So outside of Europe. So when I was sent this postcard by my producer, Damian Jones, I immediately this was the complete opposite. I didn't have to be an art historian to notice this was Dido, painted slightly higher than Elizabeth. She's looking directly out of the painting which is such a strong position for her to be in and one that we never saw black people in at all. And it's actually Elizabeth who is reaching out to her, which draws your eye to her - so those were the first things I noticed. And then as I started to explore the painting more I learned that 18th century people, let alone women, were very, very - well - never painted in motion and if you look at Dido's motion she's forward, she's moving forward and pointing at herself. I learned that the fruit is representative of wealth. Her dress is actually more modern, Elizabeth's is very old school - it in many ways is the old world coming together with the new world. Not necessarily England coming together with Africa but in many ways what became somewhat clear to me was this was perhaps Lord Mansfield's vision of a world in which both of his nieces could be looked at by everybody as equals. And that by Dido's motion, what the painter was doing was making a very progressive choice. A very modern, contemporary choice. Now, there is another way to interpret the painting, but actually there is no artistic back up for, in terms of what art meant in the 18th century, there's no back up for it so it's 'oh, she's holding fruit, she's a servant'. Well no, fruit meant wealth. 'Oh, she's definitely a servant because it's Elizabeth grabbing her'. Well I personally see it as a hand of affection. So when you look at the sort of other interpretations of it there's sort of no historic art explanation that explains it. So for me what I saw was love, courage, politics, art, history - all of these things combined into one. But for me they were all positive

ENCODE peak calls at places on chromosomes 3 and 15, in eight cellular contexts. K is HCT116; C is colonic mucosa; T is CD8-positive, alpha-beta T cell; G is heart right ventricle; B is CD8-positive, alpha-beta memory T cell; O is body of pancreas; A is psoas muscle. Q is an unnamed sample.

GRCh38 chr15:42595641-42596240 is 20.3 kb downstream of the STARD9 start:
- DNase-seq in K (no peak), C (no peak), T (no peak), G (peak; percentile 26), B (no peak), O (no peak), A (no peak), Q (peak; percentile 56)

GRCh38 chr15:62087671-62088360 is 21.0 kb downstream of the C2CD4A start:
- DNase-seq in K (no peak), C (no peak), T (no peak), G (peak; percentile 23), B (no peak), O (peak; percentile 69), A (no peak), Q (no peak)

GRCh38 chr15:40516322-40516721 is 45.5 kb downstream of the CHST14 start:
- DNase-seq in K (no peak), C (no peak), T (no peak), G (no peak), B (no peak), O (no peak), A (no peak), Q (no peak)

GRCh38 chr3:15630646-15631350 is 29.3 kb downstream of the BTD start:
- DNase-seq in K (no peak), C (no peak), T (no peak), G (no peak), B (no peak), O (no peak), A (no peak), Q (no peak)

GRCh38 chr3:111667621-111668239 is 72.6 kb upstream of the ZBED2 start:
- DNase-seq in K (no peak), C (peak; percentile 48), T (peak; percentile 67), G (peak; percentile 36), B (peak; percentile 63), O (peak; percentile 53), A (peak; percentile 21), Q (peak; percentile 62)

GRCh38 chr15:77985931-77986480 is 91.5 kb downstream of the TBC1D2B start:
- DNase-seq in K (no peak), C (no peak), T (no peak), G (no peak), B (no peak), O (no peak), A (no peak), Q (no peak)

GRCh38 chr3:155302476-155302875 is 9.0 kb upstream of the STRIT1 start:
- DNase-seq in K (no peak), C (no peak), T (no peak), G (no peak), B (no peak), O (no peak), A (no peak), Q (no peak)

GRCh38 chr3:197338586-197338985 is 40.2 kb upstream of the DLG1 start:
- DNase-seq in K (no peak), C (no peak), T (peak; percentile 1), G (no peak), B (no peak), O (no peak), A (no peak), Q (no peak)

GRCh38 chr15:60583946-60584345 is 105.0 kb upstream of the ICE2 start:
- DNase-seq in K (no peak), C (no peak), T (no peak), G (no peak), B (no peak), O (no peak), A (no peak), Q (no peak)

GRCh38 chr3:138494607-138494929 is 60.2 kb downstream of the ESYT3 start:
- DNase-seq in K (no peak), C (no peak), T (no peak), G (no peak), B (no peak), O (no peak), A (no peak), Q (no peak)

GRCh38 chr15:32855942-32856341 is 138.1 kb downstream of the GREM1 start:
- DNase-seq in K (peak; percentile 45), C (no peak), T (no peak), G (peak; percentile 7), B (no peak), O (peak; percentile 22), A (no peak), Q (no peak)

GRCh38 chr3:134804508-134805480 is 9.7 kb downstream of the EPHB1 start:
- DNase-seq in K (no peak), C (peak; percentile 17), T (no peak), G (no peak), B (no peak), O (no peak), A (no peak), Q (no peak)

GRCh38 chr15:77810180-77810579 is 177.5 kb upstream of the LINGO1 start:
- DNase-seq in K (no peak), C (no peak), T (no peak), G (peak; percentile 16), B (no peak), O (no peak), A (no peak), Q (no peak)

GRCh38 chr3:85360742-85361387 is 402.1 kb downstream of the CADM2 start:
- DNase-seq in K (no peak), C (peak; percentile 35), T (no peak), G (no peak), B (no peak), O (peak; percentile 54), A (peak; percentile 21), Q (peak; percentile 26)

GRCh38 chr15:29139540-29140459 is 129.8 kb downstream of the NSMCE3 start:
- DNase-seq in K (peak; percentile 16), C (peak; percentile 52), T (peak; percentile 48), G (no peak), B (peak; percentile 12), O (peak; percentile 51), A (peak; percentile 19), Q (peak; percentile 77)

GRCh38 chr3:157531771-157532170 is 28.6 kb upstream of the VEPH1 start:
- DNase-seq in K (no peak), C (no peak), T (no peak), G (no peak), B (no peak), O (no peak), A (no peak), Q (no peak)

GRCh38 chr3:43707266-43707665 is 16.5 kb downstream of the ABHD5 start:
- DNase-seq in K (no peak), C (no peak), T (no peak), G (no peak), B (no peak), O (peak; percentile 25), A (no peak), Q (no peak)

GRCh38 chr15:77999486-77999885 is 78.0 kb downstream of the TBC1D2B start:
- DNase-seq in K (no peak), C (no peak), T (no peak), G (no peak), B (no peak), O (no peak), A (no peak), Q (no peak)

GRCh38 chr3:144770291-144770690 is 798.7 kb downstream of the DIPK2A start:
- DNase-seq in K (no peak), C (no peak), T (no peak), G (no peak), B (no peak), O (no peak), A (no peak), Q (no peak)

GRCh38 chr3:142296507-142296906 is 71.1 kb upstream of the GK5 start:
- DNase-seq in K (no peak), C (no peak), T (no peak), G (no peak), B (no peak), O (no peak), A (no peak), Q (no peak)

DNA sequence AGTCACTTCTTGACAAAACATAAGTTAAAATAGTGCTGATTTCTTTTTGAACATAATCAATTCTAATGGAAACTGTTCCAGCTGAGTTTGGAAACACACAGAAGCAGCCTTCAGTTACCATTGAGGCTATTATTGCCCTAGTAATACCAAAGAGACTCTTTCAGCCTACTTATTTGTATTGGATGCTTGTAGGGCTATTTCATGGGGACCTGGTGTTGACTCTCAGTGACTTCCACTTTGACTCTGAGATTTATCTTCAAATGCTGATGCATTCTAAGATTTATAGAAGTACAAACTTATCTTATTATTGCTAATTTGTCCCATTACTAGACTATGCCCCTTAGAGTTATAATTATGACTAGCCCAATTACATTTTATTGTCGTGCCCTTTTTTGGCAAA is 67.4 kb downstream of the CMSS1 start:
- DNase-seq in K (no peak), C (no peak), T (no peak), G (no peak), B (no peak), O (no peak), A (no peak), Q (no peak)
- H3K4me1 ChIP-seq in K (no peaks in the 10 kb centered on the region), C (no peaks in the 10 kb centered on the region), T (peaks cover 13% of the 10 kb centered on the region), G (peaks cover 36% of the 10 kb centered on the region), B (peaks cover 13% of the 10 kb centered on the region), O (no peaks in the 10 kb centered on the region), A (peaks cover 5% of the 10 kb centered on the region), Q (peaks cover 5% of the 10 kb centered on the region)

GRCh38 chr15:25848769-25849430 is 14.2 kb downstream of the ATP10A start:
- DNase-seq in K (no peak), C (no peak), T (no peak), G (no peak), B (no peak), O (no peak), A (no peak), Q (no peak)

CB: So the film in microcosm really?